Not to add to your workload ;) maybe some pics o fthe bottoms of the amas and the details of the bulkheads where the crossbeams attach to the amas.
    Three hearty cheers,
    Tom
    PS - thanks for the nice large format pictures... can see details great.
    Except - cant't quite make out what the K reg car is in the garage (what we call it here in the USA).
     
  13. Vantage475T
    Joined: Aug 2016
    Posts: 36
    Likes: 1, Points: 8, Legacy Rep: 10
    Location: Lymington,UK

    Vantage475T Vantage475T

    thanks for comments

    This is all mock up to get dimensions correct at the moment. Once I am happy I will be bending and welding up the frame.

    The tramps will also go over the frame in the final edition as well to ensure it is lifted.

    I have just moved the mounting points on the floats forward 50cm as I will shorten the float by 50cm for better balance.

    No keel as suck on the floats, I will put up a picture of the underside.

    I'm actually about to head out and plop it in the water this morning to check levels and test if the small electric trolling motor has enough to move it around and how long the battery might last. Just made an easy slide on attachment method for the floats and got a bit more epoxy on them yesterday.

    There is a really tricky entrance to Mudeford/Christchuch harbour with 6 knot flow in a really tight space so having some support if the wind is not great is almost madatory as tacking almost impossible.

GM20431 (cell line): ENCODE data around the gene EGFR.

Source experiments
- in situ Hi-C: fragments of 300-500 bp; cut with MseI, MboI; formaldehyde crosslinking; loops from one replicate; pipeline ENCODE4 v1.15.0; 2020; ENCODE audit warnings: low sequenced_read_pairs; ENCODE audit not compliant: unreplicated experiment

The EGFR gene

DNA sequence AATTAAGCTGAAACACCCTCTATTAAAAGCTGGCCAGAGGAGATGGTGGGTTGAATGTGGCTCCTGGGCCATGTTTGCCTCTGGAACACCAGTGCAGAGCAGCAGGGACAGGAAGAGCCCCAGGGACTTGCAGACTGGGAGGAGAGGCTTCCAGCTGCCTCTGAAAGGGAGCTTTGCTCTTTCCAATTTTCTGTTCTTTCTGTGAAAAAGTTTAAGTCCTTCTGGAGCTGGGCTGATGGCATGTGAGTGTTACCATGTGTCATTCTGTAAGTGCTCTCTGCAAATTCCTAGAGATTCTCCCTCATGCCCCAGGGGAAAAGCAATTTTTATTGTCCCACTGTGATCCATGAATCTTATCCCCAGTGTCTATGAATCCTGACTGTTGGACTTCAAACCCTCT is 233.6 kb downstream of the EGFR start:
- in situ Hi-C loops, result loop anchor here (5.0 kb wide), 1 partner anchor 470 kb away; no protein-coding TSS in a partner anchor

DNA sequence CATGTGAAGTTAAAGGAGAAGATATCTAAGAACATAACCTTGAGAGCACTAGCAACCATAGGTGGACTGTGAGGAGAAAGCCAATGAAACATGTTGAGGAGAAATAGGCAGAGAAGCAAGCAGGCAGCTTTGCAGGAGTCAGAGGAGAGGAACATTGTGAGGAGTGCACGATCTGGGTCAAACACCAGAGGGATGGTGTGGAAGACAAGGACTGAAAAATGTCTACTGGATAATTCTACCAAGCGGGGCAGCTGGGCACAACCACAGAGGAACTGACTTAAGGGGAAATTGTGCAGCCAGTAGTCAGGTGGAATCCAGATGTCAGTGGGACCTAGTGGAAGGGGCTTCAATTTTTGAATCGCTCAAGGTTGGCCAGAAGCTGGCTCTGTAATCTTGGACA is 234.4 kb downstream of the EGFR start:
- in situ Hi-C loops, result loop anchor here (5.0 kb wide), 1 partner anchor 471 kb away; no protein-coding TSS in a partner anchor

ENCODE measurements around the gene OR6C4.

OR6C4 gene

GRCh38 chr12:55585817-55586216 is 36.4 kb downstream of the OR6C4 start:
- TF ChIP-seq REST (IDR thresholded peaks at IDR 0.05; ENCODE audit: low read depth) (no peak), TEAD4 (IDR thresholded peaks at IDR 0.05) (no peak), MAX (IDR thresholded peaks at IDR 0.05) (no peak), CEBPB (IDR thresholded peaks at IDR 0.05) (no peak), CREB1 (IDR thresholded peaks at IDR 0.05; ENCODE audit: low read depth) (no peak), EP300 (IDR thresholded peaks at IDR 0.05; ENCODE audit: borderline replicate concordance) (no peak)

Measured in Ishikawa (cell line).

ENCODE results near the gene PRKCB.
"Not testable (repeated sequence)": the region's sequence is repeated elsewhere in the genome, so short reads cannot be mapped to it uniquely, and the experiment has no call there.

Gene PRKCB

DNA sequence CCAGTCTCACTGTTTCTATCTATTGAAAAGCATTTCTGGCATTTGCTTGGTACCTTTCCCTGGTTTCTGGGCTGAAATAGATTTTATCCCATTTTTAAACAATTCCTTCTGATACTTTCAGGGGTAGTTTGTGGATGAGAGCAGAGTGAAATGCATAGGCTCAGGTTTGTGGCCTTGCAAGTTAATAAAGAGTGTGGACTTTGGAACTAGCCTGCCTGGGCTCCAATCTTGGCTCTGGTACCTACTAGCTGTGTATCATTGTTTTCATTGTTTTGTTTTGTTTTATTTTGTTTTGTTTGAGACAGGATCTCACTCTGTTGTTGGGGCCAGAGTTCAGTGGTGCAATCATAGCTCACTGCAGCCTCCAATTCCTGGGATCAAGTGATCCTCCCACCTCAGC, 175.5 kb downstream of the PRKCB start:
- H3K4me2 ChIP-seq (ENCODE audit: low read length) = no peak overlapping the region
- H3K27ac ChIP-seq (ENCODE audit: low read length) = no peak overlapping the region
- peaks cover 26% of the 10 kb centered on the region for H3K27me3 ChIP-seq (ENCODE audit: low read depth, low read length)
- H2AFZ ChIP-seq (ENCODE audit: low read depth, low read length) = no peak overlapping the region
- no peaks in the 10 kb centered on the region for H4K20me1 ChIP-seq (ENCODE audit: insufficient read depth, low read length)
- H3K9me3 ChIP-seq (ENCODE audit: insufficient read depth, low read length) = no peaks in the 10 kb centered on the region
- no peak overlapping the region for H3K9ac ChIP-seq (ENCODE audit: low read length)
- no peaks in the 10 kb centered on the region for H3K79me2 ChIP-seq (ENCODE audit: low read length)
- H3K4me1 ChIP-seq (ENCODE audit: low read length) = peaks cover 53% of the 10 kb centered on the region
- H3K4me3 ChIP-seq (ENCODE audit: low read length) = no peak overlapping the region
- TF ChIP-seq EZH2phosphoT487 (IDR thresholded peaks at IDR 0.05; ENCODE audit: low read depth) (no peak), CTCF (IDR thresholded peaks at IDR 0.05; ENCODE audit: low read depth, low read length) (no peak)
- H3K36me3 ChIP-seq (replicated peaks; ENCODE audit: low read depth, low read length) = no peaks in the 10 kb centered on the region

The white K reg car in the garage is a Triumph Stag - which was a wedding present for my wife. I rebuilt it secretly for her and prended to have borrowed it from the Triumph club for the wedding. It was her dream car so she drove it forthe day (so I could dirnk!) and it was very funny when taking photos splashing through a local ford as she said "I don't want to do it the owner will get really upset").

    I opened the wedding speech with "I have been lying to my wife for 6 months" - everyone apart from her knew, but the look on her face suggested I should explain quite quickly... Original 3.0 litre V8 which is actually a brilliant engine when sorted but I swapped the standard 3 speed auto box for a Jag 4 speed which is fantastic - it cruises at 80-90mph all day loaded up with gear barely ticking over. We've been camping all round Europe in it. The other green one under the cover that appears in some photos is a Morgan Plus 8, rather tuned up that goes like the clappers.

    Will hopefully have some useful photos / feedback from trip this morning before work kicks back in for the rest of the month.
     
  14. Tom.151
    Joined: Jul 2009
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    Location: New England, USA

    Tom.151 Senior Member

    So, it's is a Morgan, and a V8 at that. Clappers sounds about right ;)